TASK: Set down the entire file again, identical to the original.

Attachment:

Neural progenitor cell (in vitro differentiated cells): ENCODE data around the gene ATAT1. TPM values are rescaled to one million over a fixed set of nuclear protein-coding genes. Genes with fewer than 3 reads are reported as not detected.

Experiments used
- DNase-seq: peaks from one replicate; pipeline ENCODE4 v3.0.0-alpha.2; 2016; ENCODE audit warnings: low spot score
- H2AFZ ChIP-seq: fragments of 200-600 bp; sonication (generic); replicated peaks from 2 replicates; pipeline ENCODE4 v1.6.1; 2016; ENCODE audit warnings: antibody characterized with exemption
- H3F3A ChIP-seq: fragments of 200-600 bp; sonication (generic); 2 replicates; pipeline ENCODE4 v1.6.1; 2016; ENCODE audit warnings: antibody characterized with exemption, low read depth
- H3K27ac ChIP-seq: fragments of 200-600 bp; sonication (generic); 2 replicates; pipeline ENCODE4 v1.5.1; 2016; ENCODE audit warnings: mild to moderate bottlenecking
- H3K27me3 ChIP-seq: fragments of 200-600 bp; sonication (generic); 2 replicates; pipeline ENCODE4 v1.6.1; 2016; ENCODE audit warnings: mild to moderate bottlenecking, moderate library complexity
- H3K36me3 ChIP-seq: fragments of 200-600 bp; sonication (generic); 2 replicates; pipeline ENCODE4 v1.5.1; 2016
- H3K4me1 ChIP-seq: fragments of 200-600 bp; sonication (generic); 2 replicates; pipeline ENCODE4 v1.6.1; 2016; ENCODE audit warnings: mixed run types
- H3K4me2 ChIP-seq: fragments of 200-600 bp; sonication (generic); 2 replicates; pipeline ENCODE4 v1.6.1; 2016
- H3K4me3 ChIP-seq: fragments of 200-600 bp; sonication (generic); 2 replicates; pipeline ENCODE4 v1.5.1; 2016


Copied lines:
Neural progenitor cell (in vitro differentiated cells): ENCODE data around the gene ATAT1. TPM values are rescaled to one million over a fixed set of nuclear protein-coding genes. Genes with fewer than 3 reads are reported as not detected.

Experiments used
- DNase-seq: peaks from one replicate; pipeline ENCODE4 v3.0.0-alpha.2; 2016; ENCODE audit warnings: low spot score
- H2AFZ ChIP-seq: fragments of 200-600 bp; sonication (generic); replicated peaks from 2 replicates; pipeline ENCODE4 v1.6.1; 2016; ENCODE audit warnings: antibody characterized with exemption
- H3F3A ChIP-seq: fragments of 200-600 bp; sonication (generic); 2 replicates; pipeline ENCODE4 v1.6.1; 2016; ENCODE audit warnings: antibody characterized with exemption, low read depth
- H3K27ac ChIP-seq: fragments of 200-600 bp; sonication (generic); 2 replicates; pipeline ENCODE4 v1.5.1; 2016; ENCODE audit warnings: mild to moderate bottlenecking
- H3K27me3 ChIP-seq: fragments of 200-600 bp; sonication (generic); 2 replicates; pipeline ENCODE4 v1.6.1; 2016; ENCODE audit warnings: mild to moderate bottlenecking, moderate library complexity
- H3K36me3 ChIP-seq: fragments of 200-600 bp; sonication (generic); 2 replicates; pipeline ENCODE4 v1.5.1; 2016
- H3K4me1 ChIP-seq: fragments of 200-600 bp; sonication (generic); 2 replicates; pipeline ENCODE4 v1.6.1; 2016; ENCODE audit warnings: mixed run types
- H3K4me2 ChIP-seq: fragments of 200-600 bp; sonication (generic); 2 replicates; pipeline ENCODE4 v1.6.1; 2016
- H3K4me3 ChIP-seq: fragments of 200-600 bp; sonication (generic); 2 replicates; pipeline ENCODE4 v1.5.1; 2016